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Kilmainham Mill, Rowserstown Lane, Kilmainham Lane, Dublin 8, Dublin City
50080060
View from east
Reg. No.50080060
Date1815 - 1825
Previous NameN/A
Townland
CountyDublin City
Coordinates312840, 233688
Categories of Special InterestARCHITECTURAL HISTORICAL SOCIAL TECHNICAL
RatingRegional
Original Usemill (water)
Additional Usemiller's house
 
Description
Attached L-plan four-storey former flour mill, built c.1820, having two-storey brick extension and recent concrete-built extension to north. Later in use as textile mill, now disused. Half-hipped slate roof, terracotta ridge tiles, raised rendered ridge with bellcote, limestone coping, cast-iron rainwater goods and square-profile brick chimneystack. Coursed rubble calp limestone walls, squared quoins. Some square-headed red brick window surrounds, blocked. Yellow brick, laid in English garden wall bond, to two-storey block to north. Square-headed window openings with red brick voussoirs, limestone sills, timber casement windows. Later square-headed window and door openings inserted, steel lintels, red brick surrounds, timber-frame windows and timber battened doors. Cast-iron ladder and lifting mechanism inserted to wall to north elevation. Square-headed door opening to north elevation, render surround, double-leaf timber battened door. Square-headed window openings to east elevation of yellow-brick block, granite lintels, render sills, steel-framed windows. Square-headed door opening, render lintel, double-leaf timber battened door. Some machinery remaining to outside, concrete weir to millrace to south of mill. Three-bay two-storey former miller's house to east of mill, built c. 1880, with later lean-to porch to front (south) of two-storey extension and outbuildings to east. M-profile hipped slate roof to millers house, pitched to extension to west, red brick chimneystacks and clay chimney pots. Roughcast rendered walls, chamfered red brick corner and quoins, render plinth course. Square-headed window openings having red brick surrounds, painted masonry sills and timber sash windows, one-over-one pane to ground floor, two-over-two pane to first floor. Oculus to east gable of extension, steel-framed window. Square-headed door opening to front (south) elevation, red brick surround and half-glazed timber panelled door opening onto granite step. Square-headed door opening to front, render surround, glazed timber framed door. Square-headed door opening to front of porch, timber surround, half-glazed timber panelled door. Outbuildings to east of house, pitched slate roofs, cast-iron rainwater goods. Roughcast rendered walls and coursed rubble stone walls. Square-headed window and door openings, timber sash windows, timber battened door. Some stone setts to riverbank. Rubble stone boundary wall enclosing site to north and east, square-profile rubble stone pier, double-leaf timber battened gate.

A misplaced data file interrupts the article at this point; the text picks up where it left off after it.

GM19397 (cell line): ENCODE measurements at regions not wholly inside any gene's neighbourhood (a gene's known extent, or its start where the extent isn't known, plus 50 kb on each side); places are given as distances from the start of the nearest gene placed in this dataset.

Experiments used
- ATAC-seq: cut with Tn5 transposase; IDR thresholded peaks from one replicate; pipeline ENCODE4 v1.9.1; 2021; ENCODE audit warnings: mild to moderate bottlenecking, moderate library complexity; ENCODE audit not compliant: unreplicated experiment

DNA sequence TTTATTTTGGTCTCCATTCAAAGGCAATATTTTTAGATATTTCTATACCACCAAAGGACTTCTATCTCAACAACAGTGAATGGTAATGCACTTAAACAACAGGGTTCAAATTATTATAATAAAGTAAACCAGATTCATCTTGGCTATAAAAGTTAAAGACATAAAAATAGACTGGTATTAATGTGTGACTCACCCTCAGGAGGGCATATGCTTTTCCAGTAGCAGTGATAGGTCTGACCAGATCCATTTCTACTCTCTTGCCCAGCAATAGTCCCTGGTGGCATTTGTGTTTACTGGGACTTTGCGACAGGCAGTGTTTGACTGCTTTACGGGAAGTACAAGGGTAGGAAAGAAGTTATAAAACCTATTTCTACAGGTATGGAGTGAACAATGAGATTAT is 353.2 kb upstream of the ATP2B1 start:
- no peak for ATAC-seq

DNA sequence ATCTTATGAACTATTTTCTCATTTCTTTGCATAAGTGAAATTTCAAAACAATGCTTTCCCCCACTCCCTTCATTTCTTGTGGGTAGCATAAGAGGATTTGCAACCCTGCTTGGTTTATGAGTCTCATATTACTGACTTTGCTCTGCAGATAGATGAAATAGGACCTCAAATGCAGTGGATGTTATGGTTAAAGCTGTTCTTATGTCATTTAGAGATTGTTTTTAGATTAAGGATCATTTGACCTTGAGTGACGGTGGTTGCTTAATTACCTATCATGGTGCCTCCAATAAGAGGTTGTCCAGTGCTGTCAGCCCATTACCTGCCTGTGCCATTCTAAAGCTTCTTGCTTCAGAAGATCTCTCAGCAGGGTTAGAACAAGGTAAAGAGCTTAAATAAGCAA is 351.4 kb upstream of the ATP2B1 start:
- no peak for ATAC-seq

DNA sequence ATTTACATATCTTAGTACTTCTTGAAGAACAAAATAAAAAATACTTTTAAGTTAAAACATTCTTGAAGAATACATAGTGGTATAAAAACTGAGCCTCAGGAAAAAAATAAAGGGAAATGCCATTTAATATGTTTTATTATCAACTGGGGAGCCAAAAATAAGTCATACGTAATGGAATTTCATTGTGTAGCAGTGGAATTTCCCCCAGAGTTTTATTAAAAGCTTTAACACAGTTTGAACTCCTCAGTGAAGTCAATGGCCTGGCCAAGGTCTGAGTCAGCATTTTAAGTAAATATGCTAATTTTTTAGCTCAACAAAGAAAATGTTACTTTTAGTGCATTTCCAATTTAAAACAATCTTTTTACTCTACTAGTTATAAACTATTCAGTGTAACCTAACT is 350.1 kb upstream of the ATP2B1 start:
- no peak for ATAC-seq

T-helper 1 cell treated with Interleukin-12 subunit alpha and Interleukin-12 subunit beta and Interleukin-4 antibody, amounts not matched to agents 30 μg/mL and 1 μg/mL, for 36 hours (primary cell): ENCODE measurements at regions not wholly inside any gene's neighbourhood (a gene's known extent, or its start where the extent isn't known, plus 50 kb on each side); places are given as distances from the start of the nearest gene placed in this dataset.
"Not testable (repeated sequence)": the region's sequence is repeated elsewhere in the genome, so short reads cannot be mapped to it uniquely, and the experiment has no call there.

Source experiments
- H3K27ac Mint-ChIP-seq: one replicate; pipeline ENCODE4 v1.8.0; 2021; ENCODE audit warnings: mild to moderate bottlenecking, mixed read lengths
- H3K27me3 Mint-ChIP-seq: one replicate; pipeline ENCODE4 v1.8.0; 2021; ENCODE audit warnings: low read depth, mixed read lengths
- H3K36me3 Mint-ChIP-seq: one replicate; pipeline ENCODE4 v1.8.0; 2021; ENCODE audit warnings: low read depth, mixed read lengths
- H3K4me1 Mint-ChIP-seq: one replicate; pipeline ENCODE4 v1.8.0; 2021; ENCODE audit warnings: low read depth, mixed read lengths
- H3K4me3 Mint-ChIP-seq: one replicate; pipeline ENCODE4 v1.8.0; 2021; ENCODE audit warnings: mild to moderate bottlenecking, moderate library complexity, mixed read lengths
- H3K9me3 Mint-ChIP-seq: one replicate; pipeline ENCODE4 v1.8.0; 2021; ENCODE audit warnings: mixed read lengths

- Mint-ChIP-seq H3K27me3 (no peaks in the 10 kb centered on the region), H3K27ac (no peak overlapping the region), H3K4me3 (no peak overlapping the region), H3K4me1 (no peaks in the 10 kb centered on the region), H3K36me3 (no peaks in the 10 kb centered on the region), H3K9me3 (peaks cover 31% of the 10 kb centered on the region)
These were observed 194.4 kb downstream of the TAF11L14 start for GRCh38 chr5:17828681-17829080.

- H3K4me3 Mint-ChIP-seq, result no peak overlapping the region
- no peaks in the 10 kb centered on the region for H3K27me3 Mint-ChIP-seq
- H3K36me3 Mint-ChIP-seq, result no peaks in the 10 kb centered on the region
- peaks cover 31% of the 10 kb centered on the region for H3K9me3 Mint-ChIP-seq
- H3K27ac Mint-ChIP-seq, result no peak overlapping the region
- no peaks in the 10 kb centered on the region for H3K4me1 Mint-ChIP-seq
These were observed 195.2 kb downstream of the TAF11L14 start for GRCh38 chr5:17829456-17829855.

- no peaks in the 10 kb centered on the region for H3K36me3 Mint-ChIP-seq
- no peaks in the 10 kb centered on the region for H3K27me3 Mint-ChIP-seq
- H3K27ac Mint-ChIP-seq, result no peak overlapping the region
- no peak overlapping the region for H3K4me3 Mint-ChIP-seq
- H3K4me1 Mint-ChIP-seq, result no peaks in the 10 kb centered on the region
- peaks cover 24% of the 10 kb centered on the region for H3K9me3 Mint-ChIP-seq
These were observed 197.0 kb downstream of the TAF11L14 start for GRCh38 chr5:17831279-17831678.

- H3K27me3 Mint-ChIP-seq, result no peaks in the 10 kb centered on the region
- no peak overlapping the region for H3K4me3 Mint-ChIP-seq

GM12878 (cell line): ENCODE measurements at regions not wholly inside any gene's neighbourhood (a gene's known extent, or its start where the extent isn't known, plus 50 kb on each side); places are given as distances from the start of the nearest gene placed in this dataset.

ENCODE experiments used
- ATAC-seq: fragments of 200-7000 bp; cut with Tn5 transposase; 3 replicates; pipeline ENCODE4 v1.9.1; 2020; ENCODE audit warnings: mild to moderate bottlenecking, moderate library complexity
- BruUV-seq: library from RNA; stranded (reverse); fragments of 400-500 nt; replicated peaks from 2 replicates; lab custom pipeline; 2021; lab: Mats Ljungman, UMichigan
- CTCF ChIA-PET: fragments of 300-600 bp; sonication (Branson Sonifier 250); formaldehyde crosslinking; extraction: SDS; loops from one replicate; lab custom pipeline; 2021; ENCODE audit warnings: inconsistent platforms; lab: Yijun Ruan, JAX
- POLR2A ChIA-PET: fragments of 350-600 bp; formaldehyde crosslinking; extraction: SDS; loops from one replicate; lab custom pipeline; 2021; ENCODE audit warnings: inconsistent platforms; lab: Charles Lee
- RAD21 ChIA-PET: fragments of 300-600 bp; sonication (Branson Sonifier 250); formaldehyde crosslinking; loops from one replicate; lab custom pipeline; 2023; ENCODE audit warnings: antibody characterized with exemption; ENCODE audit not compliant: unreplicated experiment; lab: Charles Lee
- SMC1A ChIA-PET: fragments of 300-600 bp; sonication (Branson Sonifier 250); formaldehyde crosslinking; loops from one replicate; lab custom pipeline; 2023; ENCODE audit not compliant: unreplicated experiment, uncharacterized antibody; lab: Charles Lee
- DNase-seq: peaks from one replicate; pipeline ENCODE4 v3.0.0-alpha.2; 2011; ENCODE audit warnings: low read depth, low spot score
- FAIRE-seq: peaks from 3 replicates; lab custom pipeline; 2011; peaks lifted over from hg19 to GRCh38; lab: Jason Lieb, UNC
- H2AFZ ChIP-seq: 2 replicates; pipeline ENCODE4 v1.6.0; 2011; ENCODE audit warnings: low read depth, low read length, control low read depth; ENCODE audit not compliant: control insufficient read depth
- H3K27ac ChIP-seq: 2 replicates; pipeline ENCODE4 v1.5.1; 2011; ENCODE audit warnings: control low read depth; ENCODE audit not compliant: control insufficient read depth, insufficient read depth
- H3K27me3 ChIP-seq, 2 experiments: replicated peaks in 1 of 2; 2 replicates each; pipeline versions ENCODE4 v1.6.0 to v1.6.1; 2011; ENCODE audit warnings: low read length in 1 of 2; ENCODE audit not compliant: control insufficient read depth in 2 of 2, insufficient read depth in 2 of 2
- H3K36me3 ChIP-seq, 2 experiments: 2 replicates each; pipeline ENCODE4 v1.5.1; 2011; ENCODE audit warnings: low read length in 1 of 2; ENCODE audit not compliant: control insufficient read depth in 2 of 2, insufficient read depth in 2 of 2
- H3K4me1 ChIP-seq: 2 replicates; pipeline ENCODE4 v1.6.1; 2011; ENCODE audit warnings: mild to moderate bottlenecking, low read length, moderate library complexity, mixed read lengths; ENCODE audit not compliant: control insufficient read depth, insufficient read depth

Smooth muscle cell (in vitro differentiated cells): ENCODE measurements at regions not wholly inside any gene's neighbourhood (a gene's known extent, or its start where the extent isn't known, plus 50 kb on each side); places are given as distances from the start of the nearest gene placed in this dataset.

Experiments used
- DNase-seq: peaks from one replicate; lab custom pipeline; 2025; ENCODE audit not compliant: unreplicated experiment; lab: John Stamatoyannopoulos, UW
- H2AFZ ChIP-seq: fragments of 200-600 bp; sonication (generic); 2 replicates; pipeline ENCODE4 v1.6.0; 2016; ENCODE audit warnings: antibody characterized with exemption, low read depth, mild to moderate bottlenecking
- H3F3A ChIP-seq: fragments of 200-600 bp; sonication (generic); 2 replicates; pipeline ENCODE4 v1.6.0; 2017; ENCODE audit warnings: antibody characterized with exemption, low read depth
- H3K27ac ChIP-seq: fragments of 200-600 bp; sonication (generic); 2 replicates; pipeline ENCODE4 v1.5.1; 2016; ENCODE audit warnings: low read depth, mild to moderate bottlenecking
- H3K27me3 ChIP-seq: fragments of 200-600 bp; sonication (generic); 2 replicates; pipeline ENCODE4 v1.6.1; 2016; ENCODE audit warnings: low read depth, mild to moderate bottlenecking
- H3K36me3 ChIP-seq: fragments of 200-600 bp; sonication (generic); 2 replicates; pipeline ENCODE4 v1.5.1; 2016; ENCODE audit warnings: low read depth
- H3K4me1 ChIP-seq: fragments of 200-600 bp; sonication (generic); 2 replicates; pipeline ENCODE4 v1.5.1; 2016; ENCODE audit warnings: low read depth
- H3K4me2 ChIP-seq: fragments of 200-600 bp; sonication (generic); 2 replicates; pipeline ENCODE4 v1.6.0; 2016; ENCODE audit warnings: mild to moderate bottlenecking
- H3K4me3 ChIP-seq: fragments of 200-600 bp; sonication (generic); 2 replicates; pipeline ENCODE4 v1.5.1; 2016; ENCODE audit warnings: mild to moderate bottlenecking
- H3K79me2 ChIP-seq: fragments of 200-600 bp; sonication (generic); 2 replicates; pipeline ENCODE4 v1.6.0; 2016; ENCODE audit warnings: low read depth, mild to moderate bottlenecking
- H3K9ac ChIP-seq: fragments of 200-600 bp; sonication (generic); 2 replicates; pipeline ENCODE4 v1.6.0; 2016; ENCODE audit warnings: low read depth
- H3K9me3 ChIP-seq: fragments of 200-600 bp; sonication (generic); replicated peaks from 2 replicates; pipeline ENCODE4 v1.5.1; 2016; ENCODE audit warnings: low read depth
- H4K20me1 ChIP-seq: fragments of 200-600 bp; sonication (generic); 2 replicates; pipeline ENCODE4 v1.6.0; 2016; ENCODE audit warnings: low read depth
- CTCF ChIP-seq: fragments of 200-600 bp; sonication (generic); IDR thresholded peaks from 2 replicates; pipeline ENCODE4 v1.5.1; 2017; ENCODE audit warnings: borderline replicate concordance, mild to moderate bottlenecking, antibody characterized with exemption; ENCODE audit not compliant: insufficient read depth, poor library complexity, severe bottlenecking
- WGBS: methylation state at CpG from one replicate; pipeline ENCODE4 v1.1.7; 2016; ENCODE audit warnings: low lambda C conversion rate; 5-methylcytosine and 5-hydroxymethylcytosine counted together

Appraisal

An impressive and imposing mill situated beside the Camac River, whose masonry construction is testament to the skill and craftsmanship of stone masons at the time. Although it has been disused for some years its robust design and durable materials have ensured its survival. The remains which including a mill race and some machinery are technically significant, while more recent additions and the openings' alterations indicate the ongoing development and evolution of the building over time. Marked on the first edition Ordnance Survey map as a flour mill and later as a cloth mill, this building has played a significant role in the local economy and community. Three deeds indicate that it was transferred into the ownership of Mr Patrick Dowling, chandler, in 1822, and presumably was built close to that time as it does not appear on maps dating to 1816. The success of Mr Dowling enterprise at the site is perhaps indicated by the Dublin Street Directory of 1836, which lists him as a flour merchant. William Brophy, who became the owner in 1867, installed a 30 horsepower steam engine the following year, and presumably the chimney was added to serve this new power source. Mr Brophy undertook further works on late 1880s which included the rerouting of the headrace to serve a new waterwheel at the south end of the building, the introduction of a cast-iron sectional aqueduct stamped 'M BYRNE DUBLIN 1886, and a complete reworking of the interior with cast-iron columns, also stamped 'M.BYRNE DUBLIN 1886'. It was purchased by C.H. Bates and Company of Yorkshire in 1903, a company engaged in textile manufacture.
 
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